Monday, January 14, 2013

eco 101 : labeling green



What's in a Label? Not necessarily sustainability.





As consumers increasingly vote with their wallets for sustainable goods and groceries, producers are  doing more to signal the eco-friendliness of their wares. But amid the many different certification logos, package designs, and environmental claims, experts warn that all that glitters is not green.  So how do we know if something is truly environmentally friendly or sustainable?

The glut of sustainability claims presents challenges both for consumers looking to “buy green” and green companies trying to stand out from the fray.  One of the problems with certification systems is that there is simply too many of them.  Wood, cotton, appliances, buildings, and restaurants are just a few of the areas with their own labels or rating schemes.

 “Once you have too many different logos and certifications hinting at the same thing, it waters down the method,” said Fleur Gadd of Big Picture UK, a marketing firm that is conducting a study of consumer response to sustainability claims.


Another issue is that many certification claims are not sufficiently transparent.  There are thousands of labels and certifications for consumer products, ranging from the spurious to those that attest to the toughest standards. Eco labels are meant to distinguish green products and brands, but you practically have carry a pocket dictionary in order to decipher it all -- and the task of identifying bright green products is only getting more daunting as large retailers, like Wal-Mart, create their own systems of labeling. Right now there are over 400 green certificationsystems around the world vying for the attention of earth-conscious consumers, so if you have trouble remembering what each little pictogram stands for, you are not alone.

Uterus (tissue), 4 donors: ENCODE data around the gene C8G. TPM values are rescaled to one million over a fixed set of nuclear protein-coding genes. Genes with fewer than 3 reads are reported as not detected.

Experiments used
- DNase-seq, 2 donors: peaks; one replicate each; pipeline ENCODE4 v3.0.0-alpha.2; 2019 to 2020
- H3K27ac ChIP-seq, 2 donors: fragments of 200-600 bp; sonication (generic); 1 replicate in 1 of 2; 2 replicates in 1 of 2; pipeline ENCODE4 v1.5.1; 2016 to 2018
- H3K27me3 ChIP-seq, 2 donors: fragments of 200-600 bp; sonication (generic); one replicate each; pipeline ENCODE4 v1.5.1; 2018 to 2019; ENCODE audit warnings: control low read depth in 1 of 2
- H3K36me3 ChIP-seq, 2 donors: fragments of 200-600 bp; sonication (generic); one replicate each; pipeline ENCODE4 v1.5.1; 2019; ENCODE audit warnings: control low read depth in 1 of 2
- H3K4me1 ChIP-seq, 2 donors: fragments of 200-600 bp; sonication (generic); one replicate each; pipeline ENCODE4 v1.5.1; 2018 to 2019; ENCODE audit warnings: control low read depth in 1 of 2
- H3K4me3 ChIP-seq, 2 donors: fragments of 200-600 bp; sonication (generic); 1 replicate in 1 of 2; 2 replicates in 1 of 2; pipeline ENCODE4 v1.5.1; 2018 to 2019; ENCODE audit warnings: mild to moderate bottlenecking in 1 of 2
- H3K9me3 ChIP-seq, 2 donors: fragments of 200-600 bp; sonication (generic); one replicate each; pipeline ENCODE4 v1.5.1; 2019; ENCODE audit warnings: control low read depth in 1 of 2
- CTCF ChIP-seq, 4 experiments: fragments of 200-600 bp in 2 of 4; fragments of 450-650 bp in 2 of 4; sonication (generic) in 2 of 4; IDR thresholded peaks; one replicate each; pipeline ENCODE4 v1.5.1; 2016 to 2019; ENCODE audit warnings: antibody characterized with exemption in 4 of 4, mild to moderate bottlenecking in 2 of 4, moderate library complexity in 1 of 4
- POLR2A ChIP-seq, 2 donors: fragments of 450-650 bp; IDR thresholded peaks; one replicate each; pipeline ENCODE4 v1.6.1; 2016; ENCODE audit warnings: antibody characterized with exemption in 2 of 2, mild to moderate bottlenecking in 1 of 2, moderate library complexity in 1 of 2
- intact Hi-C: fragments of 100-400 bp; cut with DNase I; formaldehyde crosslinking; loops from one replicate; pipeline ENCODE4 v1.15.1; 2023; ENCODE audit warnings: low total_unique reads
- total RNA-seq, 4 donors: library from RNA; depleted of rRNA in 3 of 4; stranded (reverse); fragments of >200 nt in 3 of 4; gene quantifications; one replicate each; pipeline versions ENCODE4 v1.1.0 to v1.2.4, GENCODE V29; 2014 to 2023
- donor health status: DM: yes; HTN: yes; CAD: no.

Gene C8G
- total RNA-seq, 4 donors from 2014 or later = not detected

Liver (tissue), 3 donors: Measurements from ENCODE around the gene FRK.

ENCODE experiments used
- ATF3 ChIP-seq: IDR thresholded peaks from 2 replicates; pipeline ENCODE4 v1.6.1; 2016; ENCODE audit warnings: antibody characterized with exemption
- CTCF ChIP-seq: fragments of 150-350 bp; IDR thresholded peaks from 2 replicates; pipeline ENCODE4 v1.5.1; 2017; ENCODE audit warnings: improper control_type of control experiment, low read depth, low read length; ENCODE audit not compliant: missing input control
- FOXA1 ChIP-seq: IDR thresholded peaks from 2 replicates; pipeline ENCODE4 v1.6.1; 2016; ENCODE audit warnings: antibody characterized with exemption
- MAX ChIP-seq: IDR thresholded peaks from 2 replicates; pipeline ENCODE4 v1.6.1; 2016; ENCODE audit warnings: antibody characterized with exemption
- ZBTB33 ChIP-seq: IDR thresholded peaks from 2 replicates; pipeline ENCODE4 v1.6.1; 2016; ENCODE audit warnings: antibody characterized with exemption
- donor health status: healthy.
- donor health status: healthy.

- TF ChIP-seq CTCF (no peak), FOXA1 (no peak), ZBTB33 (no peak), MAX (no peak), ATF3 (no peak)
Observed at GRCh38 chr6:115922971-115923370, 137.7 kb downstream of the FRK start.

Of course, the label does not certify that a product is made in a sustainable way, though it does attest that the product or produce is more equitably fashioned. CFC-free products, for example, were a hot topic in the 1980s as chlorofluorocarbons’ contribution was linked to ozone layer depletion; today they practically liter the shelves at your local grocer.  The problem with this claim — and therefore the colorful label that producers stick onto their products — is not its veracity, but the fact that CFC has been banned for decades already.

It is notoriously difficult to measure how many consumers buy green goods, in part because “sustainability” or “eco-friendly” is difficult to define, since many products do not adhere to a singular definition of the afore mentioned. In addition, consumers rarely read packaging, and thus when shopping in autopilot, many are unlikely to interrogate a brand’s credentials. In that sense, if the packaging signals ‘sustainability’, this may well be the consumer’s lasting impression of the brand.

A few questions to think about when considering “green” labels:
  • When buying eco-friendly products, do you insist on eco-certification?
  • Do you think you are ever swayed by packaging design?
  • How do you find the sustainable products and producers you can trust?
  • Which labels or certifications do you find reliable and why?

1 comment:

  1. I feel the same way when buying similar products. There are so many certifications that each one is hard to define, respectively. Food is also relevant in terms of what is better for you and your health. Many foods are labeled as organic, natural, or even farm-raised. Natural actually means that it did not have any additives after being cut. Who knows what unnaturally processing was done to it before. Consumers should look towards more organic, farm-raised, or even naturally-fed products.

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